The never-ending lure of biochar rabbit holes:

How biochar can enhance food security and safety

One of the charms of biochar is also a bit of a curse: its sheer versatility provides endless opportunities for diving down all manner of rabbit holes. After more than a dozen years in the biochar industry, it seems as if biochar has taken over a large part of my brain. I am not sure if it has helped or hindered my divergent thinking, but no matter what I read, see or hear, I end up more often than not, pondering if or how biochar could be utilized. I think this affliction needs a name and I think it should be ‘Biochar on the Brain” or BOTB. I wonder how many other sufferers there are.

Whether it is a blessing or a curse has yet to be determined but one thing is certain, the endless biochar rabbit holes I have been down over the last dozen years have opened my mind to new ways of thinking about biochar and opened doors to new industries in which biochar could play a role.

The most recent random rabbit hole took over my brain while reading ‘Eating to Extinction’ by Dan Saladino (a great read btw!). He describes the many threats to diversity in the plants and animals consumed by humans including a fungus called Fusarium Graminarium which leads to fusarium head blight (FHB) in grains and grasses. No sooner had I read about what it is and the enormous impact it has had on farmers, flora & fauna, than BOTB kicked in: is anyone researching this? The answer: of course they are!

How can biochar help minimize damage from this formidable fungi and its moldy mates? Biochar research points to at least three ways:

  • Once FHB is found in soils, it is nearly impossible to irradicate. It will lurk below the surface waiting for the right conditions (usually warm and wet weather) to be reborn.  However, there are some recommended mitigation measures, one of which is to burn or bury severely stricken crops. Instead of burning crops to ash, farmers should carbonize it and get carbon removal credits for doing so.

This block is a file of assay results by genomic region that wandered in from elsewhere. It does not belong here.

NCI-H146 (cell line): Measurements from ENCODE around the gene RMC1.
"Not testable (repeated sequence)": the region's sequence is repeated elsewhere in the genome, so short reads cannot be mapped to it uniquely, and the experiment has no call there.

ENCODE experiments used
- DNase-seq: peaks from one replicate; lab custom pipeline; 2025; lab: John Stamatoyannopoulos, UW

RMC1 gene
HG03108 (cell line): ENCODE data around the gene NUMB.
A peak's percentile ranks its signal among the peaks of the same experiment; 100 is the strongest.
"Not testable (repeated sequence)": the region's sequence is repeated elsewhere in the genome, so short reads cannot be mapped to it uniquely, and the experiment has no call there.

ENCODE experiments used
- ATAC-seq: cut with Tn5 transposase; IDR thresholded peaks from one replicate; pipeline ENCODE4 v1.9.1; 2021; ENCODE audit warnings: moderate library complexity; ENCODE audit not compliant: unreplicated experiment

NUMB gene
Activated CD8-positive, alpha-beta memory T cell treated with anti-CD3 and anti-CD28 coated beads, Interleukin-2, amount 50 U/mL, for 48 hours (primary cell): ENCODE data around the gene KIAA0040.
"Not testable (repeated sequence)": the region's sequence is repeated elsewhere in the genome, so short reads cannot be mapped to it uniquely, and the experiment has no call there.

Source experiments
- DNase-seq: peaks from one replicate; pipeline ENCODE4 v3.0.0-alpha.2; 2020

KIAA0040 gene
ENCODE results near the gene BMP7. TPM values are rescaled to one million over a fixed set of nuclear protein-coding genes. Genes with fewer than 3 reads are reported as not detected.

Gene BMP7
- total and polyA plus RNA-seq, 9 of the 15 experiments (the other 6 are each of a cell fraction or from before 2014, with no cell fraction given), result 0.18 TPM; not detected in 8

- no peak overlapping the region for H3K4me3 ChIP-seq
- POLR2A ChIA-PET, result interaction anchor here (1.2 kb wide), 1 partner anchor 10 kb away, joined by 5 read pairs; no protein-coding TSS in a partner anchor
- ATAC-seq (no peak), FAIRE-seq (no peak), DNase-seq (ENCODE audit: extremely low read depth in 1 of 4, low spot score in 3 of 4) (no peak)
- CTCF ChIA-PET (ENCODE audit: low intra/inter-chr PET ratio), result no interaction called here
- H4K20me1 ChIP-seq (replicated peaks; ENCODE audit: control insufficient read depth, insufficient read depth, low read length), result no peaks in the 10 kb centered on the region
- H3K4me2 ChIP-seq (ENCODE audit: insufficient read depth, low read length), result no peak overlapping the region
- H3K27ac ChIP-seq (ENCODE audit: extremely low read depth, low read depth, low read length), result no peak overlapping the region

• Using the resulting biochar in combination with microbial inoculants in the impacted soils may help suppress or control the negative impacts of the pathogen in future years (Liu et al.,  2023). This is particularly helpful in acidic or sandy soils as biochar may provide a liming effect and help hold on to nutrients which may improve plant defenses.
  • FHB can lead to mycotoxins which can lead to ill health in livestock (and humans) that consume contaminated crops. Biochar (activated charcoal) has long been used as a binder to immobilize toxins (e.g. mycotoxins, herbicides, etc.) enabling them to pass through a body with minimal negative impacts. [“Legend” has it that the reason the US FDA took activated charcoal off of the approved feed additives list was that a farmer was using it to mask tainted feed.]

Given warmer and wetter weather, fusarium and other pathogens will continue to threaten food security (yields can diminish by up to 75%) as well as food safety. The potential economic, health and geopolitical implications are enormous. If we can showcase how biochar has played a significant role in mitigating FHB for farmers in different geographies growing different crops, then I think we will see a more rapid adoption of biochar than we have seen to date.

So much of the attention focused on biochar lately is about its permanence compared to other carbon removal technologies. I would venture to say that few other CDR solutions can not only help bury carbon, but can contribute to a healthier, less fragile food future.

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